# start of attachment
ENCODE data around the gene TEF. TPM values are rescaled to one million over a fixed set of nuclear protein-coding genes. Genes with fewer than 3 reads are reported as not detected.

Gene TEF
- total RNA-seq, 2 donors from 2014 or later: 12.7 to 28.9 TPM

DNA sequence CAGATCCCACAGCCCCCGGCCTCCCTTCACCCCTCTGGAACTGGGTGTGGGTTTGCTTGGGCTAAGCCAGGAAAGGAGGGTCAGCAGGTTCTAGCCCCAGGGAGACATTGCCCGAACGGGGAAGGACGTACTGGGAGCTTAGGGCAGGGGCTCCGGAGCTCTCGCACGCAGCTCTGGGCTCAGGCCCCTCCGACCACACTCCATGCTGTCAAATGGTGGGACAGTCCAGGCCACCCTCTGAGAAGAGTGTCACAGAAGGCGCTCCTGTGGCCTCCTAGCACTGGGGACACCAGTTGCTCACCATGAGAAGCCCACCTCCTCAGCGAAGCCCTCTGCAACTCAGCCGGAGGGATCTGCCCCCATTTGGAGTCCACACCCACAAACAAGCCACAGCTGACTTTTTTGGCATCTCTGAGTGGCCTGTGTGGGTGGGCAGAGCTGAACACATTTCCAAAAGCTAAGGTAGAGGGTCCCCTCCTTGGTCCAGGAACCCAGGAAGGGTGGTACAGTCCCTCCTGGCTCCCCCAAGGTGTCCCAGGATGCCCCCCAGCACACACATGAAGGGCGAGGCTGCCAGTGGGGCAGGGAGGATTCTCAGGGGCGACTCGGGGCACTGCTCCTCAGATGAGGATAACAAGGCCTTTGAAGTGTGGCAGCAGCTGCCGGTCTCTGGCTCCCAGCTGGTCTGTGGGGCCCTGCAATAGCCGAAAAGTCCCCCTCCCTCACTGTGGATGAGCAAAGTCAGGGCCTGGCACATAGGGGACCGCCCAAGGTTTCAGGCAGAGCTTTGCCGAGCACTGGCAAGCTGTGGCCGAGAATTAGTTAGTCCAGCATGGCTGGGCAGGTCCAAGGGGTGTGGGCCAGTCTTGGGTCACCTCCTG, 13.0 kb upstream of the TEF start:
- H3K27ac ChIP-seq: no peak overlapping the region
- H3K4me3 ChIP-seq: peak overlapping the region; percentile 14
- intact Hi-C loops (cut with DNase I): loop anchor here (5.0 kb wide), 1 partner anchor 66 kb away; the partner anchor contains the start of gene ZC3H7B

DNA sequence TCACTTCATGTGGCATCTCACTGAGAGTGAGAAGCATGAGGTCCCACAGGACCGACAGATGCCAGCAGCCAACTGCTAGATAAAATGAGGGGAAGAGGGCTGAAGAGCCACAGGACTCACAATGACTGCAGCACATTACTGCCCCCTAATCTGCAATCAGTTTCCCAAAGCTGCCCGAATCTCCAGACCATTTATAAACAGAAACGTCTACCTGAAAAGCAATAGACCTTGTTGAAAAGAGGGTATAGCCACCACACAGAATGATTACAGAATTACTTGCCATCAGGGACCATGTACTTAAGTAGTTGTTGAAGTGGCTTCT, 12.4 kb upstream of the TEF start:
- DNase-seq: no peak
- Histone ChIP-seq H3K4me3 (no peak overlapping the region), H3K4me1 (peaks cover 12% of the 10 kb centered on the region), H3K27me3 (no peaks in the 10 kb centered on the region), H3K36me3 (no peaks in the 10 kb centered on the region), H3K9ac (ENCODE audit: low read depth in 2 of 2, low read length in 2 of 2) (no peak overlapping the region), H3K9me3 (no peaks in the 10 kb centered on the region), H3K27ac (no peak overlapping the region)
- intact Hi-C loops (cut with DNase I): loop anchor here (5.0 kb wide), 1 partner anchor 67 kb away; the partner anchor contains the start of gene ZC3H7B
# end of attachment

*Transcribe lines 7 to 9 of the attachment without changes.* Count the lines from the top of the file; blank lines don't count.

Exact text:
- intact Hi-C loops (cut with DNase I): loop anchor here (5.0 kb wide), 1 partner anchor 66 kb away; the partner anchor contains the start of gene ZC3H7B

DNA sequence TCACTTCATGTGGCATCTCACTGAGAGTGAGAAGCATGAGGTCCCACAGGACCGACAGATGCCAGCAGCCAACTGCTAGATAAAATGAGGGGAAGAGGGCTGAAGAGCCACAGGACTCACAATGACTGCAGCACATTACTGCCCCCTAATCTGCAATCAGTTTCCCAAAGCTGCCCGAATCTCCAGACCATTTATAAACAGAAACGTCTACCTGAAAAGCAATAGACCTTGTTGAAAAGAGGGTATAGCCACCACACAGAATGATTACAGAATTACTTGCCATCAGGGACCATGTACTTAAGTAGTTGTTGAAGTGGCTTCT, 12.4 kb upstream of the TEF start:
- DNase-seq: no peak